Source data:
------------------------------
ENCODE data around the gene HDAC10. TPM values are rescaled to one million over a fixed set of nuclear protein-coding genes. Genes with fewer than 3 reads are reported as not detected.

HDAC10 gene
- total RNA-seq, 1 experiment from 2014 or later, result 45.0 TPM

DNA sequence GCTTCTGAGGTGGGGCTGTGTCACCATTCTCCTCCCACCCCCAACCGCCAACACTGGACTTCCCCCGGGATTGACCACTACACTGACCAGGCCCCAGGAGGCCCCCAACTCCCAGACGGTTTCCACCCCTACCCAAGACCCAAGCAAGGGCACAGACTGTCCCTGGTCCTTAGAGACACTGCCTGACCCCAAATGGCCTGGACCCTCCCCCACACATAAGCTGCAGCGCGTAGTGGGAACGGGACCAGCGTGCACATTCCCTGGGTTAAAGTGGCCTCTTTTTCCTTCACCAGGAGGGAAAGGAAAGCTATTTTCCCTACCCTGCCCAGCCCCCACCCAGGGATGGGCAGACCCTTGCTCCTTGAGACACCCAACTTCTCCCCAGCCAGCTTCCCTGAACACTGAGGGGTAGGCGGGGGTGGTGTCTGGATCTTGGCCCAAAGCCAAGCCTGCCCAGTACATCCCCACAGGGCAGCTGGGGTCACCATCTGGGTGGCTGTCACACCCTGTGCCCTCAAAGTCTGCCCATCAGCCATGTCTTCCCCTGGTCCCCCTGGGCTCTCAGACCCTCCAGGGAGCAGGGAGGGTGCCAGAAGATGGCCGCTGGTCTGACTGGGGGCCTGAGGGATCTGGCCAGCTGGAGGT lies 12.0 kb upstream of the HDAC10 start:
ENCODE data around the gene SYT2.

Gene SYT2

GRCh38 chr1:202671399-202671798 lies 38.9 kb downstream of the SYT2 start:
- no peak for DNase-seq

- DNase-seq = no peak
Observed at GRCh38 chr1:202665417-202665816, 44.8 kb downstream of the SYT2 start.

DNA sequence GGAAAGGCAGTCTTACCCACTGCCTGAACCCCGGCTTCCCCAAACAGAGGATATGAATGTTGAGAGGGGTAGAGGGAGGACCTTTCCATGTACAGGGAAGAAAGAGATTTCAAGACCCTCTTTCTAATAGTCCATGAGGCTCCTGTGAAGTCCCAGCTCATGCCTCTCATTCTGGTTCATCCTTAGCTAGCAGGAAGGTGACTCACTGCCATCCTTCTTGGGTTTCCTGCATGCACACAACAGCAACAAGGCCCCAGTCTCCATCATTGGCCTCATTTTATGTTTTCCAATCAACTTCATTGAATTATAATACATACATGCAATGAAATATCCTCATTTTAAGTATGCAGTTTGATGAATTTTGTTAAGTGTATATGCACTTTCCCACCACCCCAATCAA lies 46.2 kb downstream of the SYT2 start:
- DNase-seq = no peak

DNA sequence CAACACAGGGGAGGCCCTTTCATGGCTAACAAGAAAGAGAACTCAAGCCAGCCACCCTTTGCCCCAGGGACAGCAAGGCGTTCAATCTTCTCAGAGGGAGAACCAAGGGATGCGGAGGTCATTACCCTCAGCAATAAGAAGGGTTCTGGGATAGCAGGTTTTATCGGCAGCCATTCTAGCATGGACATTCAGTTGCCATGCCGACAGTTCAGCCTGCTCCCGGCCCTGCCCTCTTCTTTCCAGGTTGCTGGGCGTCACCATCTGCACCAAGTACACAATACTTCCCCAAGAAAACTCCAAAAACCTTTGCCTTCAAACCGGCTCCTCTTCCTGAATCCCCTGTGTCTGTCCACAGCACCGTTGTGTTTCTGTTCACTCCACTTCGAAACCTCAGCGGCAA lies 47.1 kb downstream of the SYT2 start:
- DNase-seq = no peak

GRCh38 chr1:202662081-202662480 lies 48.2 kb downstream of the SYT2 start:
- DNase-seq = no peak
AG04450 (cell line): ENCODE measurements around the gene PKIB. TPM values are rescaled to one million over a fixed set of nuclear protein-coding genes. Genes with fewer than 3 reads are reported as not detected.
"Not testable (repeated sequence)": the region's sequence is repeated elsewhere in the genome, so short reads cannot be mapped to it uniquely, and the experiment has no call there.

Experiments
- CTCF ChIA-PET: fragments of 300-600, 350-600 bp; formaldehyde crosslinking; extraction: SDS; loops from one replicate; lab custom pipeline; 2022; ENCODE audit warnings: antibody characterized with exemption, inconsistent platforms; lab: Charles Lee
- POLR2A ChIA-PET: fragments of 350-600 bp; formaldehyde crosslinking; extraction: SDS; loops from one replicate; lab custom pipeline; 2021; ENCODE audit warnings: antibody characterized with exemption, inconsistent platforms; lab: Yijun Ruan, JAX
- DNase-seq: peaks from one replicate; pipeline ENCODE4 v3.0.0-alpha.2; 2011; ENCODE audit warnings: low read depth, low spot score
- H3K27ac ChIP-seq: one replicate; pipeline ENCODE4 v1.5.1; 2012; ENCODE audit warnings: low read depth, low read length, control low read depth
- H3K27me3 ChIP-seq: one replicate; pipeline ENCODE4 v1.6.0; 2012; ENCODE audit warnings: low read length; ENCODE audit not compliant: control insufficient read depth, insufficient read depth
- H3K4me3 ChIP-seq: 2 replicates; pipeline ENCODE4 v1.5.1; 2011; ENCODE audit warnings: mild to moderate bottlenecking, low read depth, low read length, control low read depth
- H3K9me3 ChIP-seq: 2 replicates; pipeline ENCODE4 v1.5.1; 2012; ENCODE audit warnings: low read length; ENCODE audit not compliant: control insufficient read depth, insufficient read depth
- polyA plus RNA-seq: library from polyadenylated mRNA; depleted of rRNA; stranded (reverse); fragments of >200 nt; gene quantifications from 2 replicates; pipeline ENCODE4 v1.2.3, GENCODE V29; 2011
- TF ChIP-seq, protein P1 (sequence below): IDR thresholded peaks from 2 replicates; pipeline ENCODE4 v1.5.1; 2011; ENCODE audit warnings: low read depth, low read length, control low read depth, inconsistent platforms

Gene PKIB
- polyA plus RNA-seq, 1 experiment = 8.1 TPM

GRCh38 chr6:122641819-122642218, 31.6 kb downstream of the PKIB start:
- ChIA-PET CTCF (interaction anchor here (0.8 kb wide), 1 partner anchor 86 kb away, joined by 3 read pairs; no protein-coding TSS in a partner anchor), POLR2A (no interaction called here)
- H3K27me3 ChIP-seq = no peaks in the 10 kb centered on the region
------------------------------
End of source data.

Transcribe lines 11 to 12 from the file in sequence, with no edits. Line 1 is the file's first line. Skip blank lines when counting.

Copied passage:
DNA sequence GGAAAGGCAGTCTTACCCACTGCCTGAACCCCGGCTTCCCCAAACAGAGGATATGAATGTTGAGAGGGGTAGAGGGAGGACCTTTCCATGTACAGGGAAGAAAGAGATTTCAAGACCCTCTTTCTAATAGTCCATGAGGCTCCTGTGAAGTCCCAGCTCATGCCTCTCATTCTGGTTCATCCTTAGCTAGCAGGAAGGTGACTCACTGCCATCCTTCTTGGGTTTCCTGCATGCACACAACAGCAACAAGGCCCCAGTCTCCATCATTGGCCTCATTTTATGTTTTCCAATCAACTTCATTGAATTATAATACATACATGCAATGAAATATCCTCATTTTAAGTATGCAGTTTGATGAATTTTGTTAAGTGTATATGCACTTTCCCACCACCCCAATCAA lies 46.2 kb downstream of the SYT2 start:
- DNase-seq = no peak